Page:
Joseph Michael Lopez murdered teenager Natalie Bollinger with a single gunshot to the back of her head. He then told officers that she had wanted to commit suicide and she had hired him to kill her.
On December 28, 2017, 19-year-old Bollinger was reported missing from her home in Broomfield, Denver, Colorado.
Her boyfriend had called the police and ominously informed them that his Glock 9 mm pistol was missing from the house.
Bollinger’s remains were discovered a day later in the secluded wooded area of Adams County to the north of Denver. A passerby spotted her remains lying on the grounds of a dairy farm. She had been shot in the head, execution style.
An autopsy ruled that her death was unlikely to be suicide. It also found that she had a potentially lethal amount of heroin in her system, and tracks on her arms indicated she was a regular user of heroin and methamphetamine.
At the scene, the cops found a single 9mm casing shell, but there was no sign of the murder weapon.
Natalie Bollinger: Shawn Schwartz was an early suspect in murder case
The police had an early suspect in Shawn Schwartz, who had allegedly been stalking Bollinger in the weeks before she died. Schwartz was 22 years older than Bollinger and had known her for approximately two years.Watch the Latest on our YouTube Channel
Bollinger had a permanent restraining order against Schwartz granted just two weeks before she was shot. She said he had sent her “hundreds of texts and calls” after she tried to break off contact with him. He had also driven “across the county” to see her and “slept behind her work for weeks.”
However, Schwartz said he was willing to cooperate with police and offered to provide a DNA sample. He was soon ruled out as a suspect.
When investigators examined Bollinger’s cellphone records, they found a new suspect. On the night she disappeared, she exchanged approximately 100 texts with Dominio’s Pizza worker, Joseph Lopez.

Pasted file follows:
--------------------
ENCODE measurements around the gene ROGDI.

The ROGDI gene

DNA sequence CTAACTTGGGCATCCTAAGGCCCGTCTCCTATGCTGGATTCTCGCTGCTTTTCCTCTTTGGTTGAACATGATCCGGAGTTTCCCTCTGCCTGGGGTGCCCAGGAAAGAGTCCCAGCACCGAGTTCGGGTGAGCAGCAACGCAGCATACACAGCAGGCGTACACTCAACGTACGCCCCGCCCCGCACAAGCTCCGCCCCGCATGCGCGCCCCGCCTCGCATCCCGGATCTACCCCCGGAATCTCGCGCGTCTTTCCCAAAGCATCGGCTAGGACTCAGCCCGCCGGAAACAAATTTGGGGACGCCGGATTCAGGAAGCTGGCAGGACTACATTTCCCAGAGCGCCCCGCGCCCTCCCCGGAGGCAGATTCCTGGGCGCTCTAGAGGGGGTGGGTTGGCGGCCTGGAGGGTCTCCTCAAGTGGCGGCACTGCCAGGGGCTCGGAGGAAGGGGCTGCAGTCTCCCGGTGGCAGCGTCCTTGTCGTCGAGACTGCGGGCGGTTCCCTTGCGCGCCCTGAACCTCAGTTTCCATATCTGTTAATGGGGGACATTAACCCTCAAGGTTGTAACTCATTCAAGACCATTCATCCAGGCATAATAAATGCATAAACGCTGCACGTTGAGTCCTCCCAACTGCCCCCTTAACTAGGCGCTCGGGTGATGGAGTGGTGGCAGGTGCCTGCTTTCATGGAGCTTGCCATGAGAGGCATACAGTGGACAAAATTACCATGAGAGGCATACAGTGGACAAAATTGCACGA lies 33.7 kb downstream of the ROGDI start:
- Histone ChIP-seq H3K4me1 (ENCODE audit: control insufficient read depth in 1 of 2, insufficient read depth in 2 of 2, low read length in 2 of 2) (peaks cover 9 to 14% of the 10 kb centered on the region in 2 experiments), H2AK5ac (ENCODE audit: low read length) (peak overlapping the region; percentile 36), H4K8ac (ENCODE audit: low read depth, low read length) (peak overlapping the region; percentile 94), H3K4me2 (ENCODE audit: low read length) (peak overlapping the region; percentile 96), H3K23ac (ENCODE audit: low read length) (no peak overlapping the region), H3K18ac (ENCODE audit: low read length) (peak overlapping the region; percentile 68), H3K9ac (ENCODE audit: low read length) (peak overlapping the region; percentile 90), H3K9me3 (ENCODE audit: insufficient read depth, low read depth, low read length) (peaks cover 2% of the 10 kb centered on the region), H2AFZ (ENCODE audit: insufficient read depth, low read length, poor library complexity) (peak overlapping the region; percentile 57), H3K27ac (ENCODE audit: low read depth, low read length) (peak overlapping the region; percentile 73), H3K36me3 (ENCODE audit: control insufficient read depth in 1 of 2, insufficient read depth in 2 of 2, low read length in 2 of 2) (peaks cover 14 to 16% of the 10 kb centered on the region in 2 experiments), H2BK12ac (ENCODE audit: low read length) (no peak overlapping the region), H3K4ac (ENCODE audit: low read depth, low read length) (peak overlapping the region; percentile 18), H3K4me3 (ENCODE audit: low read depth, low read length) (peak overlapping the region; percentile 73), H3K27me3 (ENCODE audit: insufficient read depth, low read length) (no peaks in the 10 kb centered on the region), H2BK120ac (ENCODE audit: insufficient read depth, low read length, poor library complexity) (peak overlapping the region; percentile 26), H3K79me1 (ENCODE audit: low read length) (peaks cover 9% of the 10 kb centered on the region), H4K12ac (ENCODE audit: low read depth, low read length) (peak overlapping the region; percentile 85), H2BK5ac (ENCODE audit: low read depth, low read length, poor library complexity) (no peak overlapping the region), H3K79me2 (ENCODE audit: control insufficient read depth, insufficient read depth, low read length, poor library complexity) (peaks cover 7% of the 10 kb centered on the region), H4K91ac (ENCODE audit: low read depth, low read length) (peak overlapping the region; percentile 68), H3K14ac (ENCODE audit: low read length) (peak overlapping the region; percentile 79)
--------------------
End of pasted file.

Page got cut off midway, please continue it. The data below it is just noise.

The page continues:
When the police came looking for Lopez, he told the Adams County deputies that he knew why they wanted to talk to him. The investigators were then astonished by the story he told.
Joseph Lopez claimed Natalie Bollinger wanted to die
Lopez said he had met Bollinger for the first time on the night she died and that he had answered an advert she’d put on Craigslist asking to be killed. The teenager allegedly placed an ad on the Women Seeking Men section of the platform titled, “I want to put a hit on myself.”
The killer said he picked up Bollinger at her home on December 28 and that she had brought her own gun. They agreed on a payment for the deed and went to find somewhere where Bollinger was prepared to die.
Lopez claimed that Bollinger told him she was having problems with her boyfriend and she wanted to die “on her knees … executed from behind.”
The cops soon learned that Lopez had a problematic relationship with the truth and that his story changed multiple times. He initially said that he and Bollinger couldn’t find a suitable place to carry out the shooting, so he took her home and never saw her again.
Joseph Lopez kept lying about what happened to Natalie Bollinger
However, the cops had used GPS to prove that Lopez had been at the spot where Bollinger’s remains were found. Lopez then claimed that Bollinger had shot herself and he’d done all he could to stop her. He said she demanded he stop the car before she rushed into the wooded area and shot herself.